Developers can enjoy the standardized approach to package their applications (e.g., in VM images), which can be then deployed on any FIWARE Cloud seamlessly. Moreover, since FIWARE Cloud is compatible with OpenStack, the same applications can be deployed on any OpenStack-compliant cloud, private or public seamlessly.
For complex applications (e.g., multi-tier), FIWARE Cloud offers the abilities to implement logical network segregation, allowing to isolate individual application components from each other and from the external users/entities easily. The network virtualization capabilities are delivered following the modern Software Defined Networking (SDN) principles, available via OpenStack Network Service. Moreover, the SDN foundation enables the innovation in the network function virtualization area, where individual advanced network functions, such as load balancing or firewalls, are delivered flexibly within a unified cloud infrastructure, spanning compute, network, and storage resources. Such innovations are likely to be easily adopted by future FIWARE Cloud implementations, based on emerging standards and the ongoing work to make them compatible with OpenStack.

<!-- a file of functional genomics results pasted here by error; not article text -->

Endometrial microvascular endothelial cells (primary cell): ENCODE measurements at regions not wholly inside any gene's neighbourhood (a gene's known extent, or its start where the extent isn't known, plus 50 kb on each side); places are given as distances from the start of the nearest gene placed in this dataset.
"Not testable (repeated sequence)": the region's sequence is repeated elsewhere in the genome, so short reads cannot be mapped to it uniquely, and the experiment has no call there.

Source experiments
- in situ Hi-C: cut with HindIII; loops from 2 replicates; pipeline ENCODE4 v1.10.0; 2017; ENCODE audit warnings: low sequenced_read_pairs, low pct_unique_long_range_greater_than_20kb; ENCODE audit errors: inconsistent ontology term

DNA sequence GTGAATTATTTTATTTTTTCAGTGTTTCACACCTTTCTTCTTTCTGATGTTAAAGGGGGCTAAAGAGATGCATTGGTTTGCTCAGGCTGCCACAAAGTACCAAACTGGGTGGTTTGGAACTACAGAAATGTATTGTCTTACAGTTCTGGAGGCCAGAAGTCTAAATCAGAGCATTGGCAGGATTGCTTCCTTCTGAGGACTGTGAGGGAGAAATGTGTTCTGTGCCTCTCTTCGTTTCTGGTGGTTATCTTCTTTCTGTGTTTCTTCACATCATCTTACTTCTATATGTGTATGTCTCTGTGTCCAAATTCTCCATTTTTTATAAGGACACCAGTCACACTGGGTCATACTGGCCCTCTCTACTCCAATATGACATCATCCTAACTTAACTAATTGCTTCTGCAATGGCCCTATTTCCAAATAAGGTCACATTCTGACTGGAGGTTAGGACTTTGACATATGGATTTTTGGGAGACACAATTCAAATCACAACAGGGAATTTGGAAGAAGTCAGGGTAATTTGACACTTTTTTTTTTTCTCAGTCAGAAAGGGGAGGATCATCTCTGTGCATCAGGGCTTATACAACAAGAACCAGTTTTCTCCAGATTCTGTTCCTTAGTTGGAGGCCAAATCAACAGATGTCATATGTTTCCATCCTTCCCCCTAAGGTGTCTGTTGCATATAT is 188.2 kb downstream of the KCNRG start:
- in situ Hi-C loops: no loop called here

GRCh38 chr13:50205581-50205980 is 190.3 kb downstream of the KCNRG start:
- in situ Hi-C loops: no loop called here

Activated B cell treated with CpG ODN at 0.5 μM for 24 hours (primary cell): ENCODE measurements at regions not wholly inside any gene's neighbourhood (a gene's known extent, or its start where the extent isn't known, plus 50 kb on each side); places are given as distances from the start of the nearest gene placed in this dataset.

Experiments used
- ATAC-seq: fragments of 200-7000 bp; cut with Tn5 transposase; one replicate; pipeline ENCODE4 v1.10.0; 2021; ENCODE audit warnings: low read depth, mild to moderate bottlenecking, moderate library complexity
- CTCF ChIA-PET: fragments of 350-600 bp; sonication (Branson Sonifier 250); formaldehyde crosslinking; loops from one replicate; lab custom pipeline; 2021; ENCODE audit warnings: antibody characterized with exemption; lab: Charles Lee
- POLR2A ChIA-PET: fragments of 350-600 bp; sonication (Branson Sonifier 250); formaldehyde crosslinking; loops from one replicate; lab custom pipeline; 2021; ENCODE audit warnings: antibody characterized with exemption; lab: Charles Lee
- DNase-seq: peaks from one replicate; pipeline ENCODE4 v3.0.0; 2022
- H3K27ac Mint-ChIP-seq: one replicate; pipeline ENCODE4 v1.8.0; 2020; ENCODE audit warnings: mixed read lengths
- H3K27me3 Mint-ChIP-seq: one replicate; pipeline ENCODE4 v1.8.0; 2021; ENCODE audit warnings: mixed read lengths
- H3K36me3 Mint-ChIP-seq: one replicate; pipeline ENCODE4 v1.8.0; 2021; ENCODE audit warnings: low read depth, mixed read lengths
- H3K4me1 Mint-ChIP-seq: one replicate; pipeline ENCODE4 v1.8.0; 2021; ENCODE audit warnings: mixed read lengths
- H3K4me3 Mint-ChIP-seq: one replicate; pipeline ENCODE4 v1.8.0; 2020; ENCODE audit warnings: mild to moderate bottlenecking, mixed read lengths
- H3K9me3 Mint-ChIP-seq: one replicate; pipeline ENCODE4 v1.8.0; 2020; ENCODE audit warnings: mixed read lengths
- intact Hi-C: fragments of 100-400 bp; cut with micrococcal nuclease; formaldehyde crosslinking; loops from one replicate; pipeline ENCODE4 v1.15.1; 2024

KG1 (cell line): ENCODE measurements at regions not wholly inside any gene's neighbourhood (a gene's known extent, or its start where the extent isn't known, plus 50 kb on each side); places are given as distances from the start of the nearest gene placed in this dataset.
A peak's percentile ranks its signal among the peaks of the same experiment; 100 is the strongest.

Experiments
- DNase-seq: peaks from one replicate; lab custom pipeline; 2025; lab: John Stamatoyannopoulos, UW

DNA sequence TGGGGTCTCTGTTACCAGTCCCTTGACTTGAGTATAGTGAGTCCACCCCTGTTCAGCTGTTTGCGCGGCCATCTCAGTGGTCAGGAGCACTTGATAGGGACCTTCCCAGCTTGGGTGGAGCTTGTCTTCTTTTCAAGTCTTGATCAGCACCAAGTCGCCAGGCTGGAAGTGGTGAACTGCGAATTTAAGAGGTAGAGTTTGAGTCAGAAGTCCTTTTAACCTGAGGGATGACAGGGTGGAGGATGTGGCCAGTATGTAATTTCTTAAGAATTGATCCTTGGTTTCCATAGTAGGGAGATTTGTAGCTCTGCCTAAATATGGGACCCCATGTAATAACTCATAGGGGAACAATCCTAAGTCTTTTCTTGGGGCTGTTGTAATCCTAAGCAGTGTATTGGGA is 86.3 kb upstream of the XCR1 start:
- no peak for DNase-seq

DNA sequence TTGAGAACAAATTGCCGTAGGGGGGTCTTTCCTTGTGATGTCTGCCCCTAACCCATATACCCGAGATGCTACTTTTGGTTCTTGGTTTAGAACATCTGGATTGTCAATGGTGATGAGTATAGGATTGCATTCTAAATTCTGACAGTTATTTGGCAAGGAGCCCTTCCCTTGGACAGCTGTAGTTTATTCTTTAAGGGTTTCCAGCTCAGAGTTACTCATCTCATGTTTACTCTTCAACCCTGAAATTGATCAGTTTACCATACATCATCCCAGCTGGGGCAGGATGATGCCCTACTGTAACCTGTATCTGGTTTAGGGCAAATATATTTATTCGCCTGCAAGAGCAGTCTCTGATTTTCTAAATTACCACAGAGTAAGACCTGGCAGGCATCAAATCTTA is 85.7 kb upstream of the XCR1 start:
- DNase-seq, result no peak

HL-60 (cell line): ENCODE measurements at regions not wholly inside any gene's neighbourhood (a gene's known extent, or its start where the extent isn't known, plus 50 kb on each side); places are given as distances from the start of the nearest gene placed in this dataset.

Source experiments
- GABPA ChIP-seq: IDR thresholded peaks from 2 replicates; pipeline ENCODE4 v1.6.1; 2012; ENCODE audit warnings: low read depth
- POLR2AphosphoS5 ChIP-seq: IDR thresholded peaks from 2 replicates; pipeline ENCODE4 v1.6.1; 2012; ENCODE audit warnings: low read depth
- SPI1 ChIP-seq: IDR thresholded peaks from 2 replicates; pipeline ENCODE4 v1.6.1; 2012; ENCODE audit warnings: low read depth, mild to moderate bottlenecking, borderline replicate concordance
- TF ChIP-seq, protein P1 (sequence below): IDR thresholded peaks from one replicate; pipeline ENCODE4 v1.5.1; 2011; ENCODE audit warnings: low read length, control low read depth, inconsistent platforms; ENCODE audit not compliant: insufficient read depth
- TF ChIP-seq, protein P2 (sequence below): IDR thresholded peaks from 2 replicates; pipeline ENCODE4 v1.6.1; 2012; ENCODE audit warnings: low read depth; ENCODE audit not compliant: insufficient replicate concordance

FIWARE Cloud provides seamless integration with the FIWARE Identity Management GE, enabling single-sign-on between the cloud GEs and the GEs hosted on the cloud. This way developers can maintain a single set of credentials for the different parts of their applications, including those delivering services to end-users and those controlling the life cycle of the application deployment itself, hosted on the FIWARE cloud.
In addition to capabilities provided by “Vanilla” OpenStack, FIWARE Cloud provides several innovations beyond what is currently available in mainstream OpenStack deployments. This includes the following capabilities:
Support for LinuX Containers (LXC) as a novel mechanism to provide compute resources, enabling higher density, agility, and flexibility. With LinuX Containers (such as Docker), the application developer can enjoy a much more lightweight compute resource, hosting only the incremental parts of the particular application component, as opposed to full operating system and the heavy-weight software stacks typically deployed in virtual machines.